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268      The CRISIS

[[three photographs of babies labeled with the names of States]]

[[image - California]]

[[image - Missouri]]

[[image - Massachusetts]]

contributes to the Y. M. C. A. fund, the Fresh Air Missions and schools in all parts of the county.

An exposition for the celebration of a half-century of Negro Freedom will be held in Chicago during the month of August, 1915. Exhibits will be shown in the departments of Industry, Liberal Arts, Professions, Education, Sociology and miscellaneous departments. A series of congresses will be held.

The Excelsior Public Library for colored people, which was established five years ago by a colored woman in Guthrie, Okla., reports for the past year 18,200 visitors and 7,906 books loaned. The colored population of Guthrie is only 3,000.

The Park Sanitarium and Bath House for colored patients has been established in Guthrie.


THROUGH the efforts of the Superintendent of Education of New Iberia, La., a school tax has been laid and the colored children of that parish will have nine months of school.

Miss Hallie E. Queen, a colored member of the faculty of Howard University, who has acquired proficiency in the Spanish tongue by several years' residence and teaching in Porto Rico, is frequently called upon by the Latin-American Legations for translations and interpretations of consular and diplomatic intercourse.

It is said that thirty per cent of. the United States' agricultural appropriation of $300,000 made to Alabama will go to Negro schools. A committee has recommended that fifteen per cent. be given to Tuskegee Institute and that fifteen per cent. be divided among the other colored agricultural schools of the state.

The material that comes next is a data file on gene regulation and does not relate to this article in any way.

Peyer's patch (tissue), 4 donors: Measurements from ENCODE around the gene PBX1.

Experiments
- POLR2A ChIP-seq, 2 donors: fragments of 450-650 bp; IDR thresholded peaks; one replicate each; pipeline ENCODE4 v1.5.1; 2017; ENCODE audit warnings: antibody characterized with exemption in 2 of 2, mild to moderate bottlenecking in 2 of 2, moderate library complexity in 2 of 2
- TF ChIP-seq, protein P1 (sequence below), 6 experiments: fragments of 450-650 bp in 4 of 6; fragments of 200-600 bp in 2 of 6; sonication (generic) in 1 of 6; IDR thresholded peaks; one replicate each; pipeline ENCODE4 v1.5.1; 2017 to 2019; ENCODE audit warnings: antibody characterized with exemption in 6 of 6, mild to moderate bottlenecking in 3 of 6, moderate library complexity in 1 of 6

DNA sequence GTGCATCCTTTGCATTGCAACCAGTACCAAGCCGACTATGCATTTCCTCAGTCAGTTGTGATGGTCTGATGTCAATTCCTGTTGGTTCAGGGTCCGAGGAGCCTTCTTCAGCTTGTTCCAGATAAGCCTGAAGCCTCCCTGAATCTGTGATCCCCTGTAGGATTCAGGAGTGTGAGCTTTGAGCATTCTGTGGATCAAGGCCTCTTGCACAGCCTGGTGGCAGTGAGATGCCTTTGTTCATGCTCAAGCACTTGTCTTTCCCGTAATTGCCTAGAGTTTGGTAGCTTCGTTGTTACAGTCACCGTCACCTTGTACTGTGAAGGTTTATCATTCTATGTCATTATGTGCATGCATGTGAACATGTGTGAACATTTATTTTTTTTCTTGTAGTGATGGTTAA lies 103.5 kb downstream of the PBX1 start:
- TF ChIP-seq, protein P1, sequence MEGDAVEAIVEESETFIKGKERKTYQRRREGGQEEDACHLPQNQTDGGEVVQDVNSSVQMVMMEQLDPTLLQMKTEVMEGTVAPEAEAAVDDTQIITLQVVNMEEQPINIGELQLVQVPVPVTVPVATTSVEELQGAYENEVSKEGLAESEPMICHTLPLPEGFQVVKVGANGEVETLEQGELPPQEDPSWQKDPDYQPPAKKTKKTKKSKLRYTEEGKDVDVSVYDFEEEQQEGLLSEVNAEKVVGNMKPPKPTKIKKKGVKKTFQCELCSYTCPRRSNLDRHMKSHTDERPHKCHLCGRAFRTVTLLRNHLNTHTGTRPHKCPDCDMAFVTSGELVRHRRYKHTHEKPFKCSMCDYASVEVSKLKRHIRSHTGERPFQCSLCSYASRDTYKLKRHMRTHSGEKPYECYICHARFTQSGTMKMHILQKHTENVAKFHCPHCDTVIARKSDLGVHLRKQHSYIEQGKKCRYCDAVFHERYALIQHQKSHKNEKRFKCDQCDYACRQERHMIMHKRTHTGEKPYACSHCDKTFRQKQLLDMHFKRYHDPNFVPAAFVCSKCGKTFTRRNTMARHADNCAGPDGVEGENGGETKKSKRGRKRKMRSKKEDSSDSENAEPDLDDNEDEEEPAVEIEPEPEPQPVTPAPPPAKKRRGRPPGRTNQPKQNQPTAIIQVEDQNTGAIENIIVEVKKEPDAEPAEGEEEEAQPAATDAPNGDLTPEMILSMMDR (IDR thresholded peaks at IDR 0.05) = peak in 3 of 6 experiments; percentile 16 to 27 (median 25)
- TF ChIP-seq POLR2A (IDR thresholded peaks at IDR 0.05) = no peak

J. E. Kwegyir Aggrey, a native African, who holds a position in Livingstone College, Salisbury, N. C., wrote a poem in Latin while attending the summer school at Columbia University. This was published on the editorial page of the Columbia Student and received much favorable mention. 

The Citizens Union, a colored organization, rendered the program at the Richmond (Ind.) Chautauqua on August 18. Dr. A. J. Carey of Chicago and the Rev. F. M. Ovelton of Grand Rapids, Mich., delivered the main addresses. A quintent of colored singers sang folk-songs. 

Miss Henrietta B. French, a colored kindergarten worker who for the past three years has been Visitor for the Negro Fresh Air Committee, was the organizer of the kindergartens in Chattanooga and Richmond recently established by the National Kindergarten Association. Miss French has also taught in these kindergartens. She will return to Richmond this fall at the request of the Board of Education.


PAUL LAWRENCE DUNBAR's "On the Road," a dialect poem of sentiment, has been recently set to music by Mark Andrews, an American song writer.

A new song of characteristic Negro effect is "Bes' of All," a crooning song by Walter Kramer.

"Hiawatha's Wedding Feast," by S. Coleridge-Taylor was included in the program presented at Bar Harbor, Maine, at the concert given by the Bar Harbor Choral Society on August 27. The chorus consisted of 

[[image: photo of African American baby, captioned "ONE OF MANHATTAN's "FINEST"]]
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